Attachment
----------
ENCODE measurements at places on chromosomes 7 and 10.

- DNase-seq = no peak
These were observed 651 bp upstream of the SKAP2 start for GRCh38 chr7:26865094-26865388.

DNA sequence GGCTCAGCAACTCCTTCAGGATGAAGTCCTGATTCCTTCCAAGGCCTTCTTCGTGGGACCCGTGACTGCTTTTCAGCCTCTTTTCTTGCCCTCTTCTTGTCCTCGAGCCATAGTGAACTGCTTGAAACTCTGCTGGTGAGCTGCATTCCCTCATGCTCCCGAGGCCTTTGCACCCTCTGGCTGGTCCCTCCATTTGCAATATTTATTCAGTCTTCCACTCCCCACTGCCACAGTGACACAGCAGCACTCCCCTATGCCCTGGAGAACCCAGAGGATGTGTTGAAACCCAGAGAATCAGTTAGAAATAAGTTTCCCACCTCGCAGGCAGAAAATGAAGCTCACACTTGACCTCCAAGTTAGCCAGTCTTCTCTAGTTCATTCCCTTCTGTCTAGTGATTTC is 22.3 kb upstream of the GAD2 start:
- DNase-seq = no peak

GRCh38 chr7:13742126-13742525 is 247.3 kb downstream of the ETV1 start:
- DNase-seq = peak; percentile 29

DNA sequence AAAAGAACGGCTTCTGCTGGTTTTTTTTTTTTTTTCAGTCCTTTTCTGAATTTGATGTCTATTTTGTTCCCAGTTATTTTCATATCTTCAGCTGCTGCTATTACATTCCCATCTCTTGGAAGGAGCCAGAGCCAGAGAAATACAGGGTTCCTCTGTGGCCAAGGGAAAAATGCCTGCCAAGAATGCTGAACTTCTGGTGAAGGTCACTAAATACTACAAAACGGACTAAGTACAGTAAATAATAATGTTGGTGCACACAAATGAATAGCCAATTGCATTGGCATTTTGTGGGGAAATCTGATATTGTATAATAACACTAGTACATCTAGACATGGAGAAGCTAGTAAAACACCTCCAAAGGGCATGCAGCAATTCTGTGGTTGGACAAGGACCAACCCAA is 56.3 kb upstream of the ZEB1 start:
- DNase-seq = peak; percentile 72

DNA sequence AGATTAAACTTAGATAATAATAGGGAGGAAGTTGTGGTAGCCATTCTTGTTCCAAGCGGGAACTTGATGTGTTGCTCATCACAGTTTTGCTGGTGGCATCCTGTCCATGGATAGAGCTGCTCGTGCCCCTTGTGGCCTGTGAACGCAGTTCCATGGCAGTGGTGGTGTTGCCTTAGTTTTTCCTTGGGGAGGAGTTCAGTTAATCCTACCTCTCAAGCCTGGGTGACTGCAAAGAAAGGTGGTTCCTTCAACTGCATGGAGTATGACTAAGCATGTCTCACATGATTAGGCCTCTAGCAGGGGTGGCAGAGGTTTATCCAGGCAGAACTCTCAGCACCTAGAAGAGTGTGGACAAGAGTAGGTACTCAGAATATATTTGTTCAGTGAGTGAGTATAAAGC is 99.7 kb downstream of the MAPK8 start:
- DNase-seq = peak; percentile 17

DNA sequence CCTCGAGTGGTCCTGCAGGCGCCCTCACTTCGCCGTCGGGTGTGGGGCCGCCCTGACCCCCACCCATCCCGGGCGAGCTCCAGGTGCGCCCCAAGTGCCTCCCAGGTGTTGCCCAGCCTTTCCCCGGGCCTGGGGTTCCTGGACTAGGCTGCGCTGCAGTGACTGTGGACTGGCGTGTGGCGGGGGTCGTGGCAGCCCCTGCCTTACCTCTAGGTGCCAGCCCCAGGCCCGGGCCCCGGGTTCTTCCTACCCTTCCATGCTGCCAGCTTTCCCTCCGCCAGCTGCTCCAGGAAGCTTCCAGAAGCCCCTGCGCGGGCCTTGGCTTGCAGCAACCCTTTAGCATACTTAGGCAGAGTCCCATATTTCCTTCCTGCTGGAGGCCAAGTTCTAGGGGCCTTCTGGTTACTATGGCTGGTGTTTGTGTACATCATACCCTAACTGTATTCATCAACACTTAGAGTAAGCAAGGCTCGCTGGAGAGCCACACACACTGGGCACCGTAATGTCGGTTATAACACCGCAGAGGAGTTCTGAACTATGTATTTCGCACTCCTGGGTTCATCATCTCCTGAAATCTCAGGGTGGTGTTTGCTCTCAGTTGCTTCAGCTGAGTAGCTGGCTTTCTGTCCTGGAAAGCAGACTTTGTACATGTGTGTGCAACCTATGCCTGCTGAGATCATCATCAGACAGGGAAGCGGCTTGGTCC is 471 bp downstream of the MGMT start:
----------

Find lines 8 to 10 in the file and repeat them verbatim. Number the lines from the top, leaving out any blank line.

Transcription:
DNA sequence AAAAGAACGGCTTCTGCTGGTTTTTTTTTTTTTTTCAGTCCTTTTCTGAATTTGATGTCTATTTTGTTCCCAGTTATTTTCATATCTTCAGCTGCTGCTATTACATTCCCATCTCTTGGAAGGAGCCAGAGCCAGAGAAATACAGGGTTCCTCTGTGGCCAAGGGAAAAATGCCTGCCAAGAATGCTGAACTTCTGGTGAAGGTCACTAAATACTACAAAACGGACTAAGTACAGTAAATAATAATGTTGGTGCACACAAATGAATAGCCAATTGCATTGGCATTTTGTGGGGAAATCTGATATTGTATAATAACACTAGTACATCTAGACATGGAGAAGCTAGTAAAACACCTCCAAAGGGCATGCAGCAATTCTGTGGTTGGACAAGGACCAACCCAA is 56.3 kb upstream of the ZEB1 start:
- DNase-seq = peak; percentile 72

DNA sequence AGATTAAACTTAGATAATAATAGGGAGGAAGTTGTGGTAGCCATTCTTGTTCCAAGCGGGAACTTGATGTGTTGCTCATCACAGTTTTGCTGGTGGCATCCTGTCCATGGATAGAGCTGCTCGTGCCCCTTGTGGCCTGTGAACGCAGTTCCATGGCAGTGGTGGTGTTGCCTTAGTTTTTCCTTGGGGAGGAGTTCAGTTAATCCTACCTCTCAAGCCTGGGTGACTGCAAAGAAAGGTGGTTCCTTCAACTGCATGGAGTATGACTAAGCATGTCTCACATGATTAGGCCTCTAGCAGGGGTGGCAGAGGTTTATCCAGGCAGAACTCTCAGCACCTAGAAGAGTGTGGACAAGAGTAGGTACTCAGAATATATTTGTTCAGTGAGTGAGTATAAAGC is 99.7 kb downstream of the MAPK8 start: